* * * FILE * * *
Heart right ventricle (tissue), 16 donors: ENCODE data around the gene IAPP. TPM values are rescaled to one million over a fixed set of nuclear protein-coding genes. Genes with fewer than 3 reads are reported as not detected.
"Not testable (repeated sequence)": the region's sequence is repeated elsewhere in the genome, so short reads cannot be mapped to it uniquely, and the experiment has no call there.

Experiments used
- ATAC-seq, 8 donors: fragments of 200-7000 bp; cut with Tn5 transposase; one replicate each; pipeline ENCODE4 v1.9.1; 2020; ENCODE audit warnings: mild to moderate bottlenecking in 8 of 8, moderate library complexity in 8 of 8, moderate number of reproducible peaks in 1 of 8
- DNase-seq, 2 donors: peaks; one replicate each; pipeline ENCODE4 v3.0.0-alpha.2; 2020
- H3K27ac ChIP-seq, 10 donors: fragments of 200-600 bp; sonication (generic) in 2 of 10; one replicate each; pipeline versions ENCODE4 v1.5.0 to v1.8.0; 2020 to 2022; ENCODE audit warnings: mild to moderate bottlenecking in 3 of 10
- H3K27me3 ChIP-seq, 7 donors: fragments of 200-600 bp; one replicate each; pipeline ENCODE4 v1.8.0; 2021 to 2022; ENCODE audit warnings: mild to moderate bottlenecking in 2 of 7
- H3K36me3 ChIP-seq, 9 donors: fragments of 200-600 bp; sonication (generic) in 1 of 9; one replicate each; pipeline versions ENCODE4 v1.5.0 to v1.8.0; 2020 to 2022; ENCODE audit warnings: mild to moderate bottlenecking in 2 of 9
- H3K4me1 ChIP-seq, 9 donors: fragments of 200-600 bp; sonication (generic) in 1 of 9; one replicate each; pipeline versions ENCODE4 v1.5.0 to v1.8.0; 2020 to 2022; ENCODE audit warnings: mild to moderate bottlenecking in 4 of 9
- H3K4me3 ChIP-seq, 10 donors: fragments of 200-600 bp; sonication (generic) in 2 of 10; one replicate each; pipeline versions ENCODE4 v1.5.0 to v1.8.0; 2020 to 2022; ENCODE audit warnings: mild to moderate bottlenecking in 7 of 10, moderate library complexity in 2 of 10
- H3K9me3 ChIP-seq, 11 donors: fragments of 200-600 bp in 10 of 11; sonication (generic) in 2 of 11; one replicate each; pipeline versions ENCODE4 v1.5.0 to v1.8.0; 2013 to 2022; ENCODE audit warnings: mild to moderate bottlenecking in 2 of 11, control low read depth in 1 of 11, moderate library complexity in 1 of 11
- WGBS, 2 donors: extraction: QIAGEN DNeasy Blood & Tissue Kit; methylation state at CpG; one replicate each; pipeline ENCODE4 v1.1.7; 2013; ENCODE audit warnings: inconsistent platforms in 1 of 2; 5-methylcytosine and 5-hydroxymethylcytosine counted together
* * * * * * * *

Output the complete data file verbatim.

Heart right ventricle (tissue), 16 donors: ENCODE data around the gene IAPP. TPM values are rescaled to one million over a fixed set of nuclear protein-coding genes. Genes with fewer than 3 reads are reported as not detected.
"Not testable (repeated sequence)": the region's sequence is repeated elsewhere in the genome, so short reads cannot be mapped to it uniquely, and the experiment has no call there.

Experiments used
- ATAC-seq, 8 donors: fragments of 200-7000 bp; cut with Tn5 transposase; one replicate each; pipeline ENCODE4 v1.9.1; 2020; ENCODE audit warnings: mild to moderate bottlenecking in 8 of 8, moderate library complexity in 8 of 8, moderate number of reproducible peaks in 1 of 8
- DNase-seq, 2 donors: peaks; one replicate each; pipeline ENCODE4 v3.0.0-alpha.2; 2020
- H3K27ac ChIP-seq, 10 donors: fragments of 200-600 bp; sonication (generic) in 2 of 10; one replicate each; pipeline versions ENCODE4 v1.5.0 to v1.8.0; 2020 to 2022; ENCODE audit warnings: mild to moderate bottlenecking in 3 of 10
- H3K27me3 ChIP-seq, 7 donors: fragments of 200-600 bp; one replicate each; pipeline ENCODE4 v1.8.0; 2021 to 2022; ENCODE audit warnings: mild to moderate bottlenecking in 2 of 7
- H3K36me3 ChIP-seq, 9 donors: fragments of 200-600 bp; sonication (generic) in 1 of 9; one replicate each; pipeline versions ENCODE4 v1.5.0 to v1.8.0; 2020 to 2022; ENCODE audit warnings: mild to moderate bottlenecking in 2 of 9
- H3K4me1 ChIP-seq, 9 donors: fragments of 200-600 bp; sonication (generic) in 1 of 9; one replicate each; pipeline versions ENCODE4 v1.5.0 to v1.8.0; 2020 to 2022; ENCODE audit warnings: mild to moderate bottlenecking in 4 of 9
- H3K4me3 ChIP-seq, 10 donors: fragments of 200-600 bp; sonication (generic) in 2 of 10; one replicate each; pipeline versions ENCODE4 v1.5.0 to v1.8.0; 2020 to 2022; ENCODE audit warnings: mild to moderate bottlenecking in 7 of 10, moderate library complexity in 2 of 10
- H3K9me3 ChIP-seq, 11 donors: fragments of 200-600 bp in 10 of 11; sonication (generic) in 2 of 11; one replicate each; pipeline versions ENCODE4 v1.5.0 to v1.8.0; 2013 to 2022; ENCODE audit warnings: mild to moderate bottlenecking in 2 of 11, control low read depth in 1 of 11, moderate library complexity in 1 of 11
- WGBS, 2 donors: extraction: QIAGEN DNeasy Blood & Tissue Kit; methylation state at CpG; one replicate each; pipeline ENCODE4 v1.1.7; 2013; ENCODE audit warnings: inconsistent platforms in 1 of 2; 5-methylcytosine and 5-hydroxymethylcytosine counted together